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  • Kevin Durant’s versatility and Kevin Love’s advanced playmaking have been on full display in The Finals. This meeting all started in a 2010 summer workout.
By Jake Fischer
June 06, 2017

It’s the summer of 2010. Los Angeles’ vaunted club scene is whirring at full speed, the beaches are overflowing with sunbathers and surfers and four of the most prolific rising NBA stars are sweating in a local gym.

There’s Derrick Rose. A laundry list of lower extremity injuries have yet to sap his world-class athleticism. The explosive point guard is still months shy of his 22nd birthday and CBA changing MVP campaign.

There’s Russell Westbrook, an equally incendiary athlete, still more energizer bunny and muscle than bonafide point guard playmaker.

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And then there’s Kevin Durant and Kevin Love, two lethal scorers, bound by similar size yet boasting completely different statures. This is years before Love began treating his body like a temple and morphed from huggable teddy bear to stubbled Banana Republic model. Even after leading the league in scoring, Durant is still hearing naysayers recant his poor, pre-draft bench press performance and skeletal frame.

They’ve convened under the surveillance of Rob McClanaghan, trainer to the stars. He began working with Love and Rose during the summer months before they entered college. A year later, before the draft, Love brought along a friend named Russell and the business has since snowballed.

John W. McDonough /Sports Illustrated

Those 2010 workouts dripped with enthusiasm. “I remember some of those, we don’t even get water breaks,” McClanaghan told The Crossover. “People ask me why these guys are so good and it’s just that. They work. It’s not rocket science.” The results of this labor are obvious: Likely a third MVP award when Westbrook claims the trophy on June 26 and tens of collective All-Star appearances and All-NBA selections. What wasn’t as evident: with each jumper and each drill, the tectonic plates of the NBA were shifting beneath the hardwood and Hollywood Boulevard.

Seven years later, the manifestation of the NBA’s pace-and-space era has culminated in this NBA Finals matchup. Durant won that first scoring title as the Oklahoma City Thunder’s two-guard, yet on Sunday evening clamped the Cavaliers’ offense as a small-ball center for Golden State. Once bound by the block, Love has matured into one of the most feared three-point shooters in the league, capable of draining jumpers as efficiently off the bounce as off catch-and-shoot opportunities. Those 2010 sessions set the tone for each player’s shift into positional versatility and quintessential offensive efficiency.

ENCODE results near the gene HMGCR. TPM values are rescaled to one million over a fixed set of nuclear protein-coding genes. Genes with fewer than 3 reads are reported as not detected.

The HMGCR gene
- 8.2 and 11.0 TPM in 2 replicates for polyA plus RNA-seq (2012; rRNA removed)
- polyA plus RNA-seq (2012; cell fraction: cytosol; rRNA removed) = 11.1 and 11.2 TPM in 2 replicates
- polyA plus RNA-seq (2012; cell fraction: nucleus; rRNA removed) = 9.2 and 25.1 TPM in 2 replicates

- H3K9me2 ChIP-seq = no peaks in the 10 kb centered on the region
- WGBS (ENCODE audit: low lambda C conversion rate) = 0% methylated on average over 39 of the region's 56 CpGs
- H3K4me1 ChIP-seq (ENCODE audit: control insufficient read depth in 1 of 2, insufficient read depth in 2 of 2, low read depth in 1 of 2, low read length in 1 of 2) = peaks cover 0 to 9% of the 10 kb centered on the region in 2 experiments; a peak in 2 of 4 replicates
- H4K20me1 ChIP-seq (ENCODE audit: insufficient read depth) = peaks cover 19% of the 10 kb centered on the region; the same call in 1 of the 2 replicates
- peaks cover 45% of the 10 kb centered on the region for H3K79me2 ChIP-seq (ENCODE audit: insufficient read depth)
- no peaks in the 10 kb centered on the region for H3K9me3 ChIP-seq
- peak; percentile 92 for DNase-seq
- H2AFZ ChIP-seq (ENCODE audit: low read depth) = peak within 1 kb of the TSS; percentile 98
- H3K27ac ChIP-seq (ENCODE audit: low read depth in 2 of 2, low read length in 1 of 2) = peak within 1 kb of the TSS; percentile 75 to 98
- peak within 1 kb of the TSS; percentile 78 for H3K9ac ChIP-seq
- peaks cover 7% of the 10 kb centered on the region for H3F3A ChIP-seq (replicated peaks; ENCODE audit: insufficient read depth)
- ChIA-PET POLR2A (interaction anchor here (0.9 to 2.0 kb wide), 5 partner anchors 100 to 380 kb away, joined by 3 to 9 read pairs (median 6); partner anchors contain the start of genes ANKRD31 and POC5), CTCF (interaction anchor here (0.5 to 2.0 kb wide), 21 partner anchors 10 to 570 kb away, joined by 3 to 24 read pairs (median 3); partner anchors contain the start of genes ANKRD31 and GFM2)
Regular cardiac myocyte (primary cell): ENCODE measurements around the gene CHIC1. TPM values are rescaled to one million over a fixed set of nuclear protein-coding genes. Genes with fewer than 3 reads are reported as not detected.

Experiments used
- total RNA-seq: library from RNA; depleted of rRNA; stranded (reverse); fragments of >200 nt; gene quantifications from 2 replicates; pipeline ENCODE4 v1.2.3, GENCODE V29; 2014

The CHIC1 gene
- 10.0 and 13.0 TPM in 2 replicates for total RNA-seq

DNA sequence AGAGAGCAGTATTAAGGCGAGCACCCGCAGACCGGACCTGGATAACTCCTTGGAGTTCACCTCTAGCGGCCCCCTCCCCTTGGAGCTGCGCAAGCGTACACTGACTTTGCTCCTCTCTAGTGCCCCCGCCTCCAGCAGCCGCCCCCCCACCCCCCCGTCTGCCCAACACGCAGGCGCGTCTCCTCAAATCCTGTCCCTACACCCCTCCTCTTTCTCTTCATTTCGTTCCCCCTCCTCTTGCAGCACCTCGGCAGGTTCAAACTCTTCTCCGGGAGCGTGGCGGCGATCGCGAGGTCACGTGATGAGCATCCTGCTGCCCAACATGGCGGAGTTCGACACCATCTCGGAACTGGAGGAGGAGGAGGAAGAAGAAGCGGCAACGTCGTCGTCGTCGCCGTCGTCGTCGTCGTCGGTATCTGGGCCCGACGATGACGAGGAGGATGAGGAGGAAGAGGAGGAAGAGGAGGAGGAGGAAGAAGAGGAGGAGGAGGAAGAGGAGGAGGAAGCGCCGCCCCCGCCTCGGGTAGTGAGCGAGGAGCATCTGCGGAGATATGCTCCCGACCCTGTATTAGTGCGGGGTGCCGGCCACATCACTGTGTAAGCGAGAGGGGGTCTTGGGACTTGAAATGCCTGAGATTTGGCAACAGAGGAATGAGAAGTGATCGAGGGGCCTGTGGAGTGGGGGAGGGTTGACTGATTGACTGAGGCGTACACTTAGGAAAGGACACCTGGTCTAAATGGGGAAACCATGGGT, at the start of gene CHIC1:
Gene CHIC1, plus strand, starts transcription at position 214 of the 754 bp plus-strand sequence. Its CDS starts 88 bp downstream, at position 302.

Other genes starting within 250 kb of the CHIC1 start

“They were fun to work out because I could do low post stuff, back to the basket, or I could do face up, or I could do threes, or I could do ball handling or I can do stepbacks,” McClanaghan said. Each Kevin’s strength was the other’s weakness, and that shadow cast the ultimate motivation for improvement. “Love has always been a good low post scorer. Durant has always been a very good perimeter player and now they can both do the other part.”

That malleability has taken the premier stage of The Finals. Durant has, of course, been an absolute inferno, torching Cleveland for 35.5 points, snaring 11.0 rebounds, dishing 7.0 assists and swatting 2.5 blocks per game. That rim protection, and ability to punish the rim, has been years in the making. When he and Love first workshopped post moves with McClanaghan, Durant did not harbor the strength and paint presence to do this:

Love has quietly countered with a lethal second-banana effort to LeBron James’s Herculean feats. He’s poured in 21.0 points and grabbed 14.0 rebounds while turning back 1.5 shots a night as well. Love has connected on 38.4% of his Finals three-point looks and 45.5% in the playoffs overall. He attempted just 19 triples during his rookie season in Minnesota before McClanaghan encouraged a migration beyond the arc. Now, Love is ball-faking and jab-stepping into nearly unconscionable threes.

Durant and Love boast far different frames and fashions. They still share several critical commonalities, especially as fearsome pick-and-roll figures. “They can both roll, they can go pop out and space it out more,” McClanaghan said. We’ve seen both Kevins handle the ball and receive screens from their respective point guards during these playoffs as well. The evolution of the modern big man has been as vaunted a discussion as any in the NBA. There might not be a better benchmark than these Finals, regardless of the competitiveness between the two teams.

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